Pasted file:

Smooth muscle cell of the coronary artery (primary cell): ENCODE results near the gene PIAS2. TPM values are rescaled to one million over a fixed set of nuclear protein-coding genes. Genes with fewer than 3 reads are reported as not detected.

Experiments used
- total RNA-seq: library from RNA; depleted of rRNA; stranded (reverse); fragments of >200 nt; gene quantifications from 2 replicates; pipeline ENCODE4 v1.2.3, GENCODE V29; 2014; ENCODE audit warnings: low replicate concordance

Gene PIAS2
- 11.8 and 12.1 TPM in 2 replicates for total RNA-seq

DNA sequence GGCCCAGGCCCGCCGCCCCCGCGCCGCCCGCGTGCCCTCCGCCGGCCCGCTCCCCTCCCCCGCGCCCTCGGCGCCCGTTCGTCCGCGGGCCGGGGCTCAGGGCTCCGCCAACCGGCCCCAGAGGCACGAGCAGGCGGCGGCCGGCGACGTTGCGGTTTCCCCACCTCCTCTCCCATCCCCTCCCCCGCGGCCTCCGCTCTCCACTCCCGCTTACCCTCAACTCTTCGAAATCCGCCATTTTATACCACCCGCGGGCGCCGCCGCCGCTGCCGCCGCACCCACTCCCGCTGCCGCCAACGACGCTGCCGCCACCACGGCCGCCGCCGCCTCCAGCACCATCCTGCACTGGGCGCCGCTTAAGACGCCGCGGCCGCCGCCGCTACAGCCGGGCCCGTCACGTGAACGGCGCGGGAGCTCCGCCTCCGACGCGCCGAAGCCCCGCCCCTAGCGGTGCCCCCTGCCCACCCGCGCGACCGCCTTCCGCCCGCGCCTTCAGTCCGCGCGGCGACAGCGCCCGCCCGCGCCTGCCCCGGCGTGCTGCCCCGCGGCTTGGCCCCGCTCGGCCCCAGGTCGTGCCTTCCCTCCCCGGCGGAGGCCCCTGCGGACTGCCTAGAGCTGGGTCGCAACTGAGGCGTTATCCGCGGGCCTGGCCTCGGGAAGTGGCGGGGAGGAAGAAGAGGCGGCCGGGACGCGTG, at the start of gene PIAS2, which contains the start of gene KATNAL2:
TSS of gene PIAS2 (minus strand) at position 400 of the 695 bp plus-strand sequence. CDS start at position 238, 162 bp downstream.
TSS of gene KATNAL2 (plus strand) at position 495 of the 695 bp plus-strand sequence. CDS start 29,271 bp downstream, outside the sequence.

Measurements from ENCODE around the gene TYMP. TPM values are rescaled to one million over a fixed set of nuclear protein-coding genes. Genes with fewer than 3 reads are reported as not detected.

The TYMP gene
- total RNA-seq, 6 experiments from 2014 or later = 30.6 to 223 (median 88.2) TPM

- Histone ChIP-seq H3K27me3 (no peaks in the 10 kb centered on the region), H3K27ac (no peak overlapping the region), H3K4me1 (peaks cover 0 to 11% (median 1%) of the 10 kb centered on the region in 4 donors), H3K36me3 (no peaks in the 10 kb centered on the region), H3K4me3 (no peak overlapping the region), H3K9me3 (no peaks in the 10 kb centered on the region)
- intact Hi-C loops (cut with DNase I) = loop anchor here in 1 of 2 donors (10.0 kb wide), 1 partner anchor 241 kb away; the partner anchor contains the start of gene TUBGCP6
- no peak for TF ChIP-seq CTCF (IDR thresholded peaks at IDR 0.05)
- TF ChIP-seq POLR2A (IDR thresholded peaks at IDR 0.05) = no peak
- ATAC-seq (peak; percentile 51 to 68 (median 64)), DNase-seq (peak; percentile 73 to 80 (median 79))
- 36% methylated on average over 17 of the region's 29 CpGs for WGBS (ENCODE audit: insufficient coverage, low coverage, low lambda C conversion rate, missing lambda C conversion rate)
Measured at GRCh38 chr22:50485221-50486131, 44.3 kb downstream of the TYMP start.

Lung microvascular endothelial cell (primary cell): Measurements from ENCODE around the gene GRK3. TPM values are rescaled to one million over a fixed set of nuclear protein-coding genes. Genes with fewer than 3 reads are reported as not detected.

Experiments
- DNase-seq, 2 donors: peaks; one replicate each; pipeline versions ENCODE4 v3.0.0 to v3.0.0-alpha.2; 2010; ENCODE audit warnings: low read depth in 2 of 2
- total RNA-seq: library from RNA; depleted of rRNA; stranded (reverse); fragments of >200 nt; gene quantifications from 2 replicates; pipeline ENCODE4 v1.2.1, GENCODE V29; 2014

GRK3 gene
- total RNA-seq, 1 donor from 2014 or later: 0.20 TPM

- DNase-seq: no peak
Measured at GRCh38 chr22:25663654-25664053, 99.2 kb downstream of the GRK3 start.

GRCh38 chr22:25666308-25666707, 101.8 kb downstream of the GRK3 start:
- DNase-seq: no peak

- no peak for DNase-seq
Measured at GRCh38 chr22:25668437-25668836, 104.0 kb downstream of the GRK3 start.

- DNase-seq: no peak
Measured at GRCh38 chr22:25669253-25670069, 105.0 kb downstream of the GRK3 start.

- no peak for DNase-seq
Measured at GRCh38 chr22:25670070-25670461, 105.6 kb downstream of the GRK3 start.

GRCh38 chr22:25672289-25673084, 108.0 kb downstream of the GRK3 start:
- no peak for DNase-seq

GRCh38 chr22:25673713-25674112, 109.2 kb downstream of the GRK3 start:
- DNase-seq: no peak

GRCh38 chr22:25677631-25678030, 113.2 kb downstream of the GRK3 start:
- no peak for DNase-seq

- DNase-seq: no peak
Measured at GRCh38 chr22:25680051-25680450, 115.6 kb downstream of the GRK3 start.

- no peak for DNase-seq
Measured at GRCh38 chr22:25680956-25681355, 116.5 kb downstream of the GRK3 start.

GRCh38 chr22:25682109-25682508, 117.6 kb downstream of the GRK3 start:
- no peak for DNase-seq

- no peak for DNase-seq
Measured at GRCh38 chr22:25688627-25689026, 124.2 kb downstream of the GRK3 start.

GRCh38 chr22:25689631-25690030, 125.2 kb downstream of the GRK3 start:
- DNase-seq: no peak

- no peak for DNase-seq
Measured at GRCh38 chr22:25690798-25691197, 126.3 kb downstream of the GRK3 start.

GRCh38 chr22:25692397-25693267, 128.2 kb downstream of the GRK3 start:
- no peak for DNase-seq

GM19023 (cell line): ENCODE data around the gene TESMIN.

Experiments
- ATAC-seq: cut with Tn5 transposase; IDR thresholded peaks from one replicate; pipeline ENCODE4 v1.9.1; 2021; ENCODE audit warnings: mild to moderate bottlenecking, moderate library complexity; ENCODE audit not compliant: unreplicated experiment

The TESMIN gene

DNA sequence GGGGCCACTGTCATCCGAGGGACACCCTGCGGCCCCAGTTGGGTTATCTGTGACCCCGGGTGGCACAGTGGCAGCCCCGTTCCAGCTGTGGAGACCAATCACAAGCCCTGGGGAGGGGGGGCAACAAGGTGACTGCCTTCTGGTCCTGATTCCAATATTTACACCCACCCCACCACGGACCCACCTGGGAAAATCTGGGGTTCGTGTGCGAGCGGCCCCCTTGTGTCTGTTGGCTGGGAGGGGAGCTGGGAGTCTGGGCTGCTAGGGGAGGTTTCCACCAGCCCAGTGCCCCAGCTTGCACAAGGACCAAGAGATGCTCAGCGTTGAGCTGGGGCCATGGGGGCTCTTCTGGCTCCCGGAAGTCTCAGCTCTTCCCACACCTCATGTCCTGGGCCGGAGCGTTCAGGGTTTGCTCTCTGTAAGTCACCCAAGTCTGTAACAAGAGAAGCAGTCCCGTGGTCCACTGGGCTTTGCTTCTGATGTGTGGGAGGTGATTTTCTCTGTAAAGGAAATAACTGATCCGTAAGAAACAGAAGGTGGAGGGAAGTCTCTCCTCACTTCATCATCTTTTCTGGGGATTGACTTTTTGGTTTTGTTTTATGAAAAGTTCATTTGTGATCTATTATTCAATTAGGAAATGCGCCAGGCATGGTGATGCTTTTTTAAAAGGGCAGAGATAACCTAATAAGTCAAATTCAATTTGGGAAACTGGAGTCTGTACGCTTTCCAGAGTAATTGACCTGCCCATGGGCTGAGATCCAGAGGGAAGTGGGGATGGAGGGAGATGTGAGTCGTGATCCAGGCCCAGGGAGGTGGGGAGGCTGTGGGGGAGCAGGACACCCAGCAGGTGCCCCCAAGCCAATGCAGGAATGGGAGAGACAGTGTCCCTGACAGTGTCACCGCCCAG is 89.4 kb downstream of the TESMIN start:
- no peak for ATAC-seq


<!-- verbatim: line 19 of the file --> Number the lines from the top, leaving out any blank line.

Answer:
Lung microvascular endothelial cell (primary cell): Measurements from ENCODE around the gene GRK3. TPM values are rescaled to one million over a fixed set of nuclear protein-coding genes. Genes with fewer than 3 reads are reported as not detected.